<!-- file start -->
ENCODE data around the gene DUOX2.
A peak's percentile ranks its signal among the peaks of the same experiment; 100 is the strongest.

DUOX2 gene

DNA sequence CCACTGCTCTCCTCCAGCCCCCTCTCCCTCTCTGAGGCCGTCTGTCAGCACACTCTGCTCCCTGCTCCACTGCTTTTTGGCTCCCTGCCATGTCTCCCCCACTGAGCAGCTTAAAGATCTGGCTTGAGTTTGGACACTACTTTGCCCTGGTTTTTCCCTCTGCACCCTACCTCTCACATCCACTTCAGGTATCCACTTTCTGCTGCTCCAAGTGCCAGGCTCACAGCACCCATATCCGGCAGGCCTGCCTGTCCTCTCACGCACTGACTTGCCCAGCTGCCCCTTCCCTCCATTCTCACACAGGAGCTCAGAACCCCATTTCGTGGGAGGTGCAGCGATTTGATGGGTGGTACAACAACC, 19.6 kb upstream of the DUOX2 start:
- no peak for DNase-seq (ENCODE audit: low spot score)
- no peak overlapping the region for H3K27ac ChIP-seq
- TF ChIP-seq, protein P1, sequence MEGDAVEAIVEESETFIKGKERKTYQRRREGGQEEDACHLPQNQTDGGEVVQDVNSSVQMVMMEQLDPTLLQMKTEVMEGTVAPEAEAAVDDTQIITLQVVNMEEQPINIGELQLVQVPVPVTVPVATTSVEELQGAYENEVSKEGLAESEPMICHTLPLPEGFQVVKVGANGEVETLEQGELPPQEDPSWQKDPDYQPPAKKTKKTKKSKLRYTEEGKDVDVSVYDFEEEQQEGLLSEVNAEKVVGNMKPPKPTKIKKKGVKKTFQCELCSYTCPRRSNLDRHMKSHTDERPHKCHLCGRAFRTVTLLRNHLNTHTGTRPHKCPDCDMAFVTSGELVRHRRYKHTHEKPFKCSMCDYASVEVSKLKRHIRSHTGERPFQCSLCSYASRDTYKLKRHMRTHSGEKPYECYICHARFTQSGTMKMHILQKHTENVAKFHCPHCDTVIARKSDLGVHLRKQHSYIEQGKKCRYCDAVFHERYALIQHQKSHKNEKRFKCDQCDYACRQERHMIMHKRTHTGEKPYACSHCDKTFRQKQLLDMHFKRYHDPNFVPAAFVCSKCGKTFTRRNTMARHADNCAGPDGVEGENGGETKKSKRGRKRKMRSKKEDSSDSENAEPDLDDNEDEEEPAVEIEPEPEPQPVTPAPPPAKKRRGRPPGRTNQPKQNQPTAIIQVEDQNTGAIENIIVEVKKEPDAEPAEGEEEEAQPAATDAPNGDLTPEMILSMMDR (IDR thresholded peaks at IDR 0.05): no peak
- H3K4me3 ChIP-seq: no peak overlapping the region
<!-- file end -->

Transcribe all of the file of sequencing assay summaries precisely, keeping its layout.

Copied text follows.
ENCODE data around the gene DUOX2.
A peak's percentile ranks its signal among the peaks of the same experiment; 100 is the strongest.

DUOX2 gene

DNA sequence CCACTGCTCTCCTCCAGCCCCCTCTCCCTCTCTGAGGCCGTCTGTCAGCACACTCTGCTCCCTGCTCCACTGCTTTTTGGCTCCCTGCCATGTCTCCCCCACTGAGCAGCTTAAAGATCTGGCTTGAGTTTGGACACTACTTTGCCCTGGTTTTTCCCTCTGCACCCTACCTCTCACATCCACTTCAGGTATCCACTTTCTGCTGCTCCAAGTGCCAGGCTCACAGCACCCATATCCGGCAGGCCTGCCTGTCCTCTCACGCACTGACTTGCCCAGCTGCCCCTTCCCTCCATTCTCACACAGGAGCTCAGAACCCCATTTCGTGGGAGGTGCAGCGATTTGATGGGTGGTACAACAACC, 19.6 kb upstream of the DUOX2 start:
- no peak for DNase-seq (ENCODE audit: low spot score)
- no peak overlapping the region for H3K27ac ChIP-seq
- TF ChIP-seq, protein P1, sequence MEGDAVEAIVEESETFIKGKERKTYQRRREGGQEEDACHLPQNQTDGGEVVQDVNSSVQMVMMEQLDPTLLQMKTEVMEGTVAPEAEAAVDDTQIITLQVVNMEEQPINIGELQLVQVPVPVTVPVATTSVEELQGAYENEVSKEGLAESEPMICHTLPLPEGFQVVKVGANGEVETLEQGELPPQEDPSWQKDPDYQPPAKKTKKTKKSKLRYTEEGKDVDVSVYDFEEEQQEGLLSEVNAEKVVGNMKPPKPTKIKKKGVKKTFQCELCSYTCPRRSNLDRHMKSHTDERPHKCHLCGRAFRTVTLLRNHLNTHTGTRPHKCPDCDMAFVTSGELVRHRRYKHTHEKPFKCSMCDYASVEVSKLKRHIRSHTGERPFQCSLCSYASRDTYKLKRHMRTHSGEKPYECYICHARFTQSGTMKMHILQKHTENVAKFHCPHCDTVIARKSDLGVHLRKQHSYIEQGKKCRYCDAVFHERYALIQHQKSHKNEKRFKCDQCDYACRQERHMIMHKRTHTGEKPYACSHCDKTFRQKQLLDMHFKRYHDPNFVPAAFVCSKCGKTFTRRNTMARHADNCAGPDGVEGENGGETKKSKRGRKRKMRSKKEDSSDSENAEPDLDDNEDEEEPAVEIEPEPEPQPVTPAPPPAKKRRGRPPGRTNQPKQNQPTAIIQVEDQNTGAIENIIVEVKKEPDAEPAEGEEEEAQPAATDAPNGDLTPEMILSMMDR (IDR thresholded peaks at IDR 0.05): no peak
- H3K4me3 ChIP-seq: no peak overlapping the region